Cryptology Methods in Organizationsa, CAC vs. User/Password

Cryptology Methods in Organizationsa, CAC vs. User/Password

This text explores the different cryptology methods used for authentication within organizations. It compares the Common Access Card (CAC), used by federal agencies, with traditional username and password systems.

  • CAC: The CAC offers two-factor authentication with a physical card and a PIN. PKI certificates on the card enable encryption and secure communication. This method is more secure than single-factor authentication. However, it has limitations such as the "bathroom effect" and the inability to access multiple systems simultaneously.

  • Username/Password: This method is widely used due to its simplicity but is inherently less secure than the CAC. It is vulnerable to password-related attacks.

Future Directions: The text suggests exploring derived credentials on mobile devices as a potential improvement. This could increase flexibility and address some of the CAC's limitations.

Cryptogoly and user and passwords are two different methods of connecting to the same application: one for commercial customers and one for Federal agencies.

The commercial customers authenticate with a user and password. Federal agencies can access the system via a Common Access Card (CAC), or if they do not have a CAC card, they can also access the system with a user and a password. The website application authenticates the CAC cards using GEOAxIS. GEOAxIS relies on the implementation of Oracle Access Manager (OAM). OAM relies on Apache modules installed on the web servers to intercept HTTP calls and process AuthN and AuthZ authentication.AuthN is authorized one's identity, and AuthZ authorizes and establishes privileges.

The CAC card can contain 144 kilobytes of data storage and memory on an integrated circuit chip. This card enables rapid authentication and enhanced physical and logical access security, as described by DOD (n.d.). The data includes Public Key Infrastructure (PKI) certificates, digital fingerprints, digital photos, organizational information, personal identity verification (PIV) certificates, and an expiration date as described by DOD (n.d.) The card includes a bar code used by federal services and agencies, including name, date of birth, DOD identification number, personal category, pay grade, benefits, and organization. Until 2012, the card contained the person's Social Security Number but was replaced by the DOD identification number.

The PKI certificate on the card takes advantage of public key cryptography. The data is coded and decoded or encrypted during the cryptographic process as described by Peltier (2013). Plain text, when encrypted, is called cipher text. The cipher text can be read once it is decrypted. When using public key cryptography, two associated keys are used to encrypt and decrypt data. There is a private key and a public key. A public or private key can be used for encryption or decryption depending on the desired operation, as Peltier (2013) points out. A key is used to encrypt data, and the related key can is used to decrypt the information. A public key is typically made available for other users to obtain. The PKI certificates on the CAC card can be used to send encrypted emails and for encryption purposes.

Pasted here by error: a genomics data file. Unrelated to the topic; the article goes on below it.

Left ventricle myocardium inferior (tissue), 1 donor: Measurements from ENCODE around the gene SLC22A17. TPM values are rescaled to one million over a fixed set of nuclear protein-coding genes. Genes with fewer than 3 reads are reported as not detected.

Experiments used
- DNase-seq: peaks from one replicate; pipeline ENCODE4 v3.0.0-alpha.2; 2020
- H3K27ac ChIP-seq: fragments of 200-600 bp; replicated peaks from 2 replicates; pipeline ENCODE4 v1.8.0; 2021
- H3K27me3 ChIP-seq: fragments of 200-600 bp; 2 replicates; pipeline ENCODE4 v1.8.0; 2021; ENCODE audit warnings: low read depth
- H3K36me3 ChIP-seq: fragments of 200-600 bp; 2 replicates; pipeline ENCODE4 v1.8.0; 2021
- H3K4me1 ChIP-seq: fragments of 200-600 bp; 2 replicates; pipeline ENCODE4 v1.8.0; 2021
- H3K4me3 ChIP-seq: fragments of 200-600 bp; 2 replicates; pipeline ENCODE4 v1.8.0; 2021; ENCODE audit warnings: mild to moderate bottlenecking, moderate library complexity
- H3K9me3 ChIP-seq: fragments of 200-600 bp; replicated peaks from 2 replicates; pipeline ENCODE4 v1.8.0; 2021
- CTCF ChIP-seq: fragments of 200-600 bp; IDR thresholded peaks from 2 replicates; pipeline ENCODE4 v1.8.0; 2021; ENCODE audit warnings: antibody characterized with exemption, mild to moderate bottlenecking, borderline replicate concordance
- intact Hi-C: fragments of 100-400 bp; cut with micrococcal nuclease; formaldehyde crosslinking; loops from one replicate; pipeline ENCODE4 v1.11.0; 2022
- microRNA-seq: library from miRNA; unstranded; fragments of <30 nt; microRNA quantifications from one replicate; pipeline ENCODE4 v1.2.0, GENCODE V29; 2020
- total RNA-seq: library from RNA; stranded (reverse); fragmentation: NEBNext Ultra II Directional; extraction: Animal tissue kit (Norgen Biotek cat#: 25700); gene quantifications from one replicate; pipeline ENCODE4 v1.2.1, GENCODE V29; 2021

The user and password offer single-factor authentication, whereas the CAC cards provide two authentications: the PIN and the card. As described by Edwards & Keiser (2016), the CAC card advantage or strength is its physical form factor and policies governing its use as an authentication tool. The DOD did not go with a contactless card because someone or something could eavesdrop on the traffic between the card and the card reader.

Some disadvantages of using the CAC card include what some call the bathroom effect. One can get up from a workstation where a person is to use the bathroom and leave the CAC card in the reader, which is very easy to steal, as described by Edwards and Keiser (2016). Another issue identified is when troops at a command post need to access more than one system at a time but only have one CAC card to access one system.

One improvement to the CAC card, as described by Edwards & Keiser (2016), is happening because of the absence of CAC support on a mobile platform. Some federal agencies and services pilot derived credentials that can be carried on a mobile device instead of using the CAC card to generate authentication. They point out that NIST SP 800-157 provides strategies for using credentials derived from a CAC card.


Peltier, T. R. (2013). Information Security Fundamentals, Second Edition, 2nd Edition Retrieved from

Pentagon Brief (2006). CAC log-on to increase network security. Pentagon Brief

Edwards, J., & Keiser, E. (2016). Common access cards lacking. C4isr, , 22. Retrieved from

DOD (n.d). Common Access Card (CAC) Security. Department of Defense, , 6. Retrieved from

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